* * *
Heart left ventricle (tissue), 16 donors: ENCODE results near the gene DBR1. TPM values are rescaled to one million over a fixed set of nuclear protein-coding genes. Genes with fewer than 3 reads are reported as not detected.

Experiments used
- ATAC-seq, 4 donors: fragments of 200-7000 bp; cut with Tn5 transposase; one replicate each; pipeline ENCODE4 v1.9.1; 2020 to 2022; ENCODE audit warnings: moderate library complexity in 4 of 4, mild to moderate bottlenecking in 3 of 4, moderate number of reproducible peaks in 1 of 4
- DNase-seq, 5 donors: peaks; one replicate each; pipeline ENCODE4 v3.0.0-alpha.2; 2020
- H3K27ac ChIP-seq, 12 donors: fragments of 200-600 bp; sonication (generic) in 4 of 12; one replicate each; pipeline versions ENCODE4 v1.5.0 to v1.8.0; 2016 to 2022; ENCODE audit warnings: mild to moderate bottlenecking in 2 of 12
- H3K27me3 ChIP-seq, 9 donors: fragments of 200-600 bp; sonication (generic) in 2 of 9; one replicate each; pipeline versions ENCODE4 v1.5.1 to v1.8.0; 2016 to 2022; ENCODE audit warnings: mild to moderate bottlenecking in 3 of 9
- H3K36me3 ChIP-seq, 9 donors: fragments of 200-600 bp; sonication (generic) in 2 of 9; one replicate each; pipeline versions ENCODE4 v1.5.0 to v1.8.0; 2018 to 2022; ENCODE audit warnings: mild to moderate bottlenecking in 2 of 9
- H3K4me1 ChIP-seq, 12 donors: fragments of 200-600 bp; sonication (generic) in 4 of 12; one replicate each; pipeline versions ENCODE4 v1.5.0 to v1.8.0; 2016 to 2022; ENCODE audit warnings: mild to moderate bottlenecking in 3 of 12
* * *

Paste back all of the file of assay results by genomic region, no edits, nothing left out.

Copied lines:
Heart left ventricle (tissue), 16 donors: ENCODE results near the gene DBR1. TPM values are rescaled to one million over a fixed set of nuclear protein-coding genes. Genes with fewer than 3 reads are reported as not detected.

Experiments used
- ATAC-seq, 4 donors: fragments of 200-7000 bp; cut with Tn5 transposase; one replicate each; pipeline ENCODE4 v1.9.1; 2020 to 2022; ENCODE audit warnings: moderate library complexity in 4 of 4, mild to moderate bottlenecking in 3 of 4, moderate number of reproducible peaks in 1 of 4
- DNase-seq, 5 donors: peaks; one replicate each; pipeline ENCODE4 v3.0.0-alpha.2; 2020
- H3K27ac ChIP-seq, 12 donors: fragments of 200-600 bp; sonication (generic) in 4 of 12; one replicate each; pipeline versions ENCODE4 v1.5.0 to v1.8.0; 2016 to 2022; ENCODE audit warnings: mild to moderate bottlenecking in 2 of 12
- H3K27me3 ChIP-seq, 9 donors: fragments of 200-600 bp; sonication (generic) in 2 of 9; one replicate each; pipeline versions ENCODE4 v1.5.1 to v1.8.0; 2016 to 2022; ENCODE audit warnings: mild to moderate bottlenecking in 3 of 9
- H3K36me3 ChIP-seq, 9 donors: fragments of 200-600 bp; sonication (generic) in 2 of 9; one replicate each; pipeline versions ENCODE4 v1.5.0 to v1.8.0; 2018 to 2022; ENCODE audit warnings: mild to moderate bottlenecking in 2 of 9
- H3K4me1 ChIP-seq, 12 donors: fragments of 200-600 bp; sonication (generic) in 4 of 12; one replicate each; pipeline versions ENCODE4 v1.5.0 to v1.8.0; 2016 to 2022; ENCODE audit warnings: mild to moderate bottlenecking in 3 of 12